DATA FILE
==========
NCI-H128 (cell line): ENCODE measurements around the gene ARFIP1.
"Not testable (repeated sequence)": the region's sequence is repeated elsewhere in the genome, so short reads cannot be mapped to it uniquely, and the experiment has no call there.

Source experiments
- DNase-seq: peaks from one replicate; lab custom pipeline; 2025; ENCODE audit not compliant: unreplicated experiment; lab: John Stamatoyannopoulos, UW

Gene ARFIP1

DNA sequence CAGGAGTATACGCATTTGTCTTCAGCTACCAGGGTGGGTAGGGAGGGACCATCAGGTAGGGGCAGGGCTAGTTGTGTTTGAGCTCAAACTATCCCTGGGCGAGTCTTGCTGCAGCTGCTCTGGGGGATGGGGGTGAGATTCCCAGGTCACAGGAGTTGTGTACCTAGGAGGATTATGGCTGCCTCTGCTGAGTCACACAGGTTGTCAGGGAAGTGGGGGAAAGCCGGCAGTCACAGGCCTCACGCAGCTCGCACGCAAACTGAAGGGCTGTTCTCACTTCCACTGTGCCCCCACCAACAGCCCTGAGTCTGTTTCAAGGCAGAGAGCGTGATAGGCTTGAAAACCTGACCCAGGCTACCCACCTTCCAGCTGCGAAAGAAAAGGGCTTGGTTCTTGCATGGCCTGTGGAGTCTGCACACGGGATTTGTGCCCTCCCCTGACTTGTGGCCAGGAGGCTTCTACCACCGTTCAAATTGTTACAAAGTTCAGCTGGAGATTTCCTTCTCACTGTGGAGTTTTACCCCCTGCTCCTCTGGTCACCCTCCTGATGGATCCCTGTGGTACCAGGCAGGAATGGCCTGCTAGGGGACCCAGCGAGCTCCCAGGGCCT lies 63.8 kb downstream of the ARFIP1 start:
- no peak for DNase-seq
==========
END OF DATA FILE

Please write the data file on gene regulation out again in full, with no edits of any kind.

NCI-H128 (cell line): ENCODE measurements around the gene ARFIP1.
"Not testable (repeated sequence)": the region's sequence is repeated elsewhere in the genome, so short reads cannot be mapped to it uniquely, and the experiment has no call there.

Source experiments
- DNase-seq: peaks from one replicate; lab custom pipeline; 2025; ENCODE audit not compliant: unreplicated experiment; lab: John Stamatoyannopoulos, UW

Gene ARFIP1

DNA sequence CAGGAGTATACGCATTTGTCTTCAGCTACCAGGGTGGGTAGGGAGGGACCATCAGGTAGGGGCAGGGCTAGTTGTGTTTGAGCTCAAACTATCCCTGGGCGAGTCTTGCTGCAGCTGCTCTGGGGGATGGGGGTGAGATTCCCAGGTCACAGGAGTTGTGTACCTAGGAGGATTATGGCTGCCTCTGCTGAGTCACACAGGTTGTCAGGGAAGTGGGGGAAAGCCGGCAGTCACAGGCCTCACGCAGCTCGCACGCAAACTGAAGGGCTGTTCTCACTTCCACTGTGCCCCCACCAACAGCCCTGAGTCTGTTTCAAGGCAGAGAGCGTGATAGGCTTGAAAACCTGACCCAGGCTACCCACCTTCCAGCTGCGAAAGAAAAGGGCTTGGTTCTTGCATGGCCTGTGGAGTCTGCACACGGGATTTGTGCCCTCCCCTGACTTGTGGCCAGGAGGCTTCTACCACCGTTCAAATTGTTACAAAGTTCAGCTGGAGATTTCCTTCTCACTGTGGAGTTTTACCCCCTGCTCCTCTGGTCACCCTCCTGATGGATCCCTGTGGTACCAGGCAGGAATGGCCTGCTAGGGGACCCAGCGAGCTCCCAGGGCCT lies 63.8 kb downstream of the ARFIP1 start:
- no peak for DNase-seq